Bears are deemed a “nuisance” merely for going in search of food carelessly left out by humans in residential neighborhoods. In preparation for denning in the winter, bears can consume in excess of 20,000 calories per day. When natural food sources are poor, bears must go in search of food often traveling many miles, which unfortunately puts them in danger of encounters with humans.

Did you know…

There is no science to support the supposition that hunting decreases human-bear conflicts or that bears that habituate to humans are more likely to be aggressive.

Did you know…

3,778 permits were sold to hunt only 320 Florida black bears in 2015, more permits than bears in the state of Florida. The first two days of the hunt, Saturday October 24th and Sunday the 25th, were guaranteed hunting days, no matter how many bears were killed. Since bears had not been hunted in 21 years, they were trusting and naïve, a recipe for disaster.

Did you know…

When the injunction to stop the bear hunt was denied, it was decided that bear monitors would be stationed at each of the hunter check stations to count dead bears. Every hour, each volunteer bear monitor across the state called in to report the number of bears brought in by hunters. It was their effort that helped prevent the Florida black bear from essentially being completely wiped out by hunters in 2015.

Did you know…

There were 28 lactating females killed during the bear hunt of 2015. With 1 to 4 cubs born to each mother, that means that an average of 70 cubs were left orphaned. Bear cubs remain with their mother for 1 ½ to 2 years. With cubs born in January, these cubs were only 9 months old at the time of the hunt in October.

Cubs weighing less than 100 pounds were also killed, although the rules stated by the FWC included that the bear must weigh at least 100 pounds (live weight). For the most part, hunters were not fined for these infractions.

This cub weighed only 76.7 pounds field dressed, which would put it at about 88 pounds intact (add approximately 16 percent of the field dressed weight). The hunter got away without even a warning. Photo by Alex Foxx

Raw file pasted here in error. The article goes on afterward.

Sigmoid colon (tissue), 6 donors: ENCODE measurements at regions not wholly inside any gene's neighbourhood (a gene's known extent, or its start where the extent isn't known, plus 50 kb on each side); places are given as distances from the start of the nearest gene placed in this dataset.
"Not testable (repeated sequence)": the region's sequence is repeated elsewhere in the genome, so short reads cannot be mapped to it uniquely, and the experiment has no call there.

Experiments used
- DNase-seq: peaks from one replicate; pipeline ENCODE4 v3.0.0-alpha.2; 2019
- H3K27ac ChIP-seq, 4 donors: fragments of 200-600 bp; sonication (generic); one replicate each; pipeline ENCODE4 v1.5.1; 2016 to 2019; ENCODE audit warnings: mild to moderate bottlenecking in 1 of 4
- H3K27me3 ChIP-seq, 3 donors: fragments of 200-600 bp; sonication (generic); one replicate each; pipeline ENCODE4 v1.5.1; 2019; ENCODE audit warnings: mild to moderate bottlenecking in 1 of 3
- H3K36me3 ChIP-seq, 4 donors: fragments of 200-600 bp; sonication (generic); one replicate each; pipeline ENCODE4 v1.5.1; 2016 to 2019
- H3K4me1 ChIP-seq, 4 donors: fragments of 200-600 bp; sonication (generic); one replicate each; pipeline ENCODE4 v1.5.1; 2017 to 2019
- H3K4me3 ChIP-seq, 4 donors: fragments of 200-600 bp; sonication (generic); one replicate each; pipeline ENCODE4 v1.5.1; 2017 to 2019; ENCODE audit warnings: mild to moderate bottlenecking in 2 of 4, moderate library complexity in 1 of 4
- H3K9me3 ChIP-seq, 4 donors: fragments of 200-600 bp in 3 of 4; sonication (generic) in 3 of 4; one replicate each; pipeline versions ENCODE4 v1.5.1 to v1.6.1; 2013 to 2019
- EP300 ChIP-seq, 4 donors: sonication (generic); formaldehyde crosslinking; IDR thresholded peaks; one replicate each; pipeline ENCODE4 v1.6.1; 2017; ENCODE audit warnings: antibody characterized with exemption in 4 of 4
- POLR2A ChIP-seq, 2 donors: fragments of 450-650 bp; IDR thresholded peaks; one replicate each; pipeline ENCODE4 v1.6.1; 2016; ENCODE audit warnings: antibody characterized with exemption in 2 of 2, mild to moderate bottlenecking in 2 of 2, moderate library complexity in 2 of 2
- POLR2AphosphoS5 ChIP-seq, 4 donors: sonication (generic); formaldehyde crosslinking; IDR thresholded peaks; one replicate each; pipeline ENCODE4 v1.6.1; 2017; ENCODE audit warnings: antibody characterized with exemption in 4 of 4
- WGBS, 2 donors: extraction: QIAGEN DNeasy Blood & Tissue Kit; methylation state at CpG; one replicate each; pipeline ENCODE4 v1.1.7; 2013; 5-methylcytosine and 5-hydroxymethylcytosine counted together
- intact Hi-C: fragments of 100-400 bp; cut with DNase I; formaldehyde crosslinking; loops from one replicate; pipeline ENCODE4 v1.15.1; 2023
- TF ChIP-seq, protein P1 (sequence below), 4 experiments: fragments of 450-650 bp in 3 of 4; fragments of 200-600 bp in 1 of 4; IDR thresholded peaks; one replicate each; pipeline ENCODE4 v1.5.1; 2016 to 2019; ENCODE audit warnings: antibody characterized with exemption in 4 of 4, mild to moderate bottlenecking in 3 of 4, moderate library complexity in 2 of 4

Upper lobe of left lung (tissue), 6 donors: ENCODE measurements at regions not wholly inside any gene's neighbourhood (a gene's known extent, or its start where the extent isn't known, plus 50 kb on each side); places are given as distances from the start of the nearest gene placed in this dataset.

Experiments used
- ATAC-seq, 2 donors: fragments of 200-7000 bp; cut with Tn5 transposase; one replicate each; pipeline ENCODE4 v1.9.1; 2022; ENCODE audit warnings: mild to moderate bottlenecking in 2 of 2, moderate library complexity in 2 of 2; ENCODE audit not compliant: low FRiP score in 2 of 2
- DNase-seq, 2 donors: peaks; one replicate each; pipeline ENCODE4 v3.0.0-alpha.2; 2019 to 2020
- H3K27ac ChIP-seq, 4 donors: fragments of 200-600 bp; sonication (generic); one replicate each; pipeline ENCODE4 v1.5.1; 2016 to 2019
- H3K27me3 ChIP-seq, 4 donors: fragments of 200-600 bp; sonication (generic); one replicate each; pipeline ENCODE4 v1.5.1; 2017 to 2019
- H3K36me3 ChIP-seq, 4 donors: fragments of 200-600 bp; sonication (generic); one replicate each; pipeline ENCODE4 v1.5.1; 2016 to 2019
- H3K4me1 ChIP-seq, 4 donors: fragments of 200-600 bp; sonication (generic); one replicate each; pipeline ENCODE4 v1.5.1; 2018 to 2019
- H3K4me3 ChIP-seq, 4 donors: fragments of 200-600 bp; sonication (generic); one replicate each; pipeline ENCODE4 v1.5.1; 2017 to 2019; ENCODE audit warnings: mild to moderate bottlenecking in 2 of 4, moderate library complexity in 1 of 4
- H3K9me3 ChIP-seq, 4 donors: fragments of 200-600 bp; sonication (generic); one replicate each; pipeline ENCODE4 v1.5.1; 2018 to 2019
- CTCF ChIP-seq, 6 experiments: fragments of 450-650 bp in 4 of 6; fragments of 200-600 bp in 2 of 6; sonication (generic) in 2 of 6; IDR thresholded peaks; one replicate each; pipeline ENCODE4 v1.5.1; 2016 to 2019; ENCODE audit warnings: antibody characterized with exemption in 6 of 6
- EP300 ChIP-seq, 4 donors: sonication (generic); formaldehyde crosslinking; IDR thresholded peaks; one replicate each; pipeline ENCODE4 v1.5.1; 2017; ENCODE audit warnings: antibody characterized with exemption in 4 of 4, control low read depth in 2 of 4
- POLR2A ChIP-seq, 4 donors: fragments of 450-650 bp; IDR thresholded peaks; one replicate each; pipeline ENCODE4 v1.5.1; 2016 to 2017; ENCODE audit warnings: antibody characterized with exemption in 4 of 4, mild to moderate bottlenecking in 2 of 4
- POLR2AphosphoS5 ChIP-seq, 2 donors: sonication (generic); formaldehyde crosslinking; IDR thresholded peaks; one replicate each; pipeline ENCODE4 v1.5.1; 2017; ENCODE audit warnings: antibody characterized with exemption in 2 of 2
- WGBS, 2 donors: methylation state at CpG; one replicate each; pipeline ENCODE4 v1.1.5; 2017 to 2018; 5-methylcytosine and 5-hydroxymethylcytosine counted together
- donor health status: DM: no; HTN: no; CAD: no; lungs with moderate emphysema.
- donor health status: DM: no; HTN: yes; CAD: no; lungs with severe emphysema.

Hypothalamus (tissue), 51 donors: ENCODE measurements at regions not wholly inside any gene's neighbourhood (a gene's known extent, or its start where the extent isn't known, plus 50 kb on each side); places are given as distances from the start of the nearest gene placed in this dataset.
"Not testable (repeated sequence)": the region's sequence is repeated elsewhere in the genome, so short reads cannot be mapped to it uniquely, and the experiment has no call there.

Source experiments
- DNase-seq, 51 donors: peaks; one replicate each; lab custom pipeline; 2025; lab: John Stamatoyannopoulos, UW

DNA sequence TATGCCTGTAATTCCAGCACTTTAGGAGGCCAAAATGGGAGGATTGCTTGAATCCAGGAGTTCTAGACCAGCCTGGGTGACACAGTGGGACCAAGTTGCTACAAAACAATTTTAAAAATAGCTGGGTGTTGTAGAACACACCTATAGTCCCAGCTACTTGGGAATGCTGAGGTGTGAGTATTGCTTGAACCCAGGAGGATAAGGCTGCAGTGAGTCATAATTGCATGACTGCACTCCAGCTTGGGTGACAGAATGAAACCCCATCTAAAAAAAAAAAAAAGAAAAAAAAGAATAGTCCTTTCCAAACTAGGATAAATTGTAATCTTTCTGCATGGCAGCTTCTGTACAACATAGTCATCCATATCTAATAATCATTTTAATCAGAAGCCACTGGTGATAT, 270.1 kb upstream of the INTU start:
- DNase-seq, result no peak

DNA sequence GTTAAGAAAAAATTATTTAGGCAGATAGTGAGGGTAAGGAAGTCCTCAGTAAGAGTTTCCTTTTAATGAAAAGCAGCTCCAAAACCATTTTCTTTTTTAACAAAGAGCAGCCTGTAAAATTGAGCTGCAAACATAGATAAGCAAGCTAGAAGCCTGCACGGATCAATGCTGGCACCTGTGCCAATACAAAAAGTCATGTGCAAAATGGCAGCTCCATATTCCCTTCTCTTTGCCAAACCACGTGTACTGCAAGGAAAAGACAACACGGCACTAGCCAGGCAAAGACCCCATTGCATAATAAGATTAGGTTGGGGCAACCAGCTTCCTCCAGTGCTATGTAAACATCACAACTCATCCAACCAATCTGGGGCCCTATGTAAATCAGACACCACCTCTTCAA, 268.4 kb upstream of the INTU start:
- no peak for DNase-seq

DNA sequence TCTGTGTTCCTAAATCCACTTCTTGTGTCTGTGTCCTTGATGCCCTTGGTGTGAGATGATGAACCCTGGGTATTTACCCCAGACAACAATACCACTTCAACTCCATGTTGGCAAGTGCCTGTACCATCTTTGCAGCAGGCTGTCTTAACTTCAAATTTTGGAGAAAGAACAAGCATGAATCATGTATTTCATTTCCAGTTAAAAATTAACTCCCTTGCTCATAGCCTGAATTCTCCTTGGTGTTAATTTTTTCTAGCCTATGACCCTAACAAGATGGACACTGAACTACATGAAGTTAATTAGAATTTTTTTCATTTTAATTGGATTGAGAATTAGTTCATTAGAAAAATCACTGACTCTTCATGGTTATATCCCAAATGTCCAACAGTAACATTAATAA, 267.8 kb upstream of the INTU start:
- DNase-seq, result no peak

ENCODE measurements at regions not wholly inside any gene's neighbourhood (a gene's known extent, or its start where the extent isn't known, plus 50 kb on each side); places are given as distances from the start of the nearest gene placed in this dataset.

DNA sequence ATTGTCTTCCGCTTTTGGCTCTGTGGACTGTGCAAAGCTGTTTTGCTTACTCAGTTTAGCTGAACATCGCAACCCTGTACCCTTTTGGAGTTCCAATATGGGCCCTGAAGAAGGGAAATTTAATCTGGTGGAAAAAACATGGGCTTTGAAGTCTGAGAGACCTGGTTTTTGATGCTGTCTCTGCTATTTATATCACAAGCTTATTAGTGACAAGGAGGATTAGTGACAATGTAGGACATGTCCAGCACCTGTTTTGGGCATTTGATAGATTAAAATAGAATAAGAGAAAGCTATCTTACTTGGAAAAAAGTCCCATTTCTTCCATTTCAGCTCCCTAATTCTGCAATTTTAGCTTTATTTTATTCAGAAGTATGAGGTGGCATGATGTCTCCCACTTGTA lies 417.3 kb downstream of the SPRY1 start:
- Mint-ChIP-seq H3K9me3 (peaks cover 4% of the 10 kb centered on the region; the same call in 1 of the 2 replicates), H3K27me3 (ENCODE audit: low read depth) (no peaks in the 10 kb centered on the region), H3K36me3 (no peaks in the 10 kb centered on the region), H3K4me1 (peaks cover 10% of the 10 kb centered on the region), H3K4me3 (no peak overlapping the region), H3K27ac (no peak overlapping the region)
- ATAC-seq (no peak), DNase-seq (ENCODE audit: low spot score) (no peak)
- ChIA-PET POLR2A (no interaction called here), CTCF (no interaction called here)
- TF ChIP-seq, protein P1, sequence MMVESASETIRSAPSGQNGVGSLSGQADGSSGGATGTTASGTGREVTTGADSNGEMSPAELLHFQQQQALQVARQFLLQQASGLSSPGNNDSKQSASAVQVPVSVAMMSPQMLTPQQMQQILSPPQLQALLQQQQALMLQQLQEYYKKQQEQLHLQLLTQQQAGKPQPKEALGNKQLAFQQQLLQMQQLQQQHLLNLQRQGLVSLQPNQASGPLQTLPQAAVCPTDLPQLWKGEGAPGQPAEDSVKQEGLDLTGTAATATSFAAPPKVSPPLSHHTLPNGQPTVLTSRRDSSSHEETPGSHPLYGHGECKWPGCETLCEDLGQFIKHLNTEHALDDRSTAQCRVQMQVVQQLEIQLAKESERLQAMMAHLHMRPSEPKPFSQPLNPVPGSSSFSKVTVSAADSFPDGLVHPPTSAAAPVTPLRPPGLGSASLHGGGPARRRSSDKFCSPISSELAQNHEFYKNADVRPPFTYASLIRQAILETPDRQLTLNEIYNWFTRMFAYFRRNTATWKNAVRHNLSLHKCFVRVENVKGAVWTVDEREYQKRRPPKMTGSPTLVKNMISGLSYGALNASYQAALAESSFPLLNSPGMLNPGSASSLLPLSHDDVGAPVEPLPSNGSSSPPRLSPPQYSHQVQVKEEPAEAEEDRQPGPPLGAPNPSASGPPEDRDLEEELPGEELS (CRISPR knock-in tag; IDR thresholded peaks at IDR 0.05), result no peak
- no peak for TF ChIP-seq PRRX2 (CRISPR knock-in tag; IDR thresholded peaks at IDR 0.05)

Did you know…

The number of bears killed in the hunt was 304. However, that number doesn’t count:

  • The bears who were injured by hunters, ran away, and later died
  • The orphaned cubs that didn’t survive without their mothers
  • The bears illegally poached, including a bear cub later found floating in the Suwannee River

While FWC’s target was 20% including death from means other than hunting, the known death toll was over 21.5% of the total population of Florida black bears. Meanwhile, the human population in Florida continues to grow by more than the entire bear population every week.

Did you know…

Approximately 78% of the bears killed were on private lands. Many hunters bragged that the bears they shot just walked under their tree stands. While baiting was prohibited, many bears killed had corn in their teeth indicating they had recently visited deer feeding stations set up by hunters. According to the rules set forth by the FWC, both the hunter and bear were to be at least 100 yards away from a feeding station to be legally killed. However, there was no way to enforce this rule.

Did you know…

An estimated 75% of Florida residents who voiced their opinion were opposed to the bear hunt. This includes phone calls, letters, and emails to the governor and FWC, as well as media polls. Still, the FWC and Governor Scott ignored public opinion and did not stop the hunt.

Did you know…

Most hunters do not eat the bears that they kill, making this a blood sport, thrill kill, and trophy hunt. Most of the hunters wanted a bear rug or to mount the head of their kill on a wall, and this could be seen by the overwhelming number of bears brought into the hunter check stations unpreserved (not on ice) hours after they had been killed.


Did you know…

The hunt was supposed to last a week with a guaranteed hunt in the first two days without regard to numbers killed. Within 13 hours of the hunt, quotas were exceeded in the East panhandle and Central regions. The hunt in these two regions was brought to a halt on the first day, thanks to the efforts of Chuck O’Neal, volunteers who took the calls keeping a tally of dead bears, and the monitors themselves who volunteered to count dead bears. By the end of the 2nd day, the hunt was called off completely.

Region      Orig. Est.     Targeted     Actual     % of Target
East               600                 40               112              280%
North            550                100                23                 23%
Central      1,300                100               139               139%
South            700                  80                 21                26%


Did you know…

Non-lethal solutions exist to prevent human-bear encounters. A 12-month study in a Volusia County neighborhood showed that bear-resistant trash cans reduced such encounters by 95%. Coupled with preservation of the bears’ natural food sources, providing bear-resistant trash cans in every county within bear country is a compassionate, non-lethal solution to the prevention of human-bear conflict.

Did you know…

The last complete census of the Florida black bear population was done in 2002. We don’t really know how many Florida black bears exist, but estimates ranged approximately 3,000-3,500 before the hunt of 2015.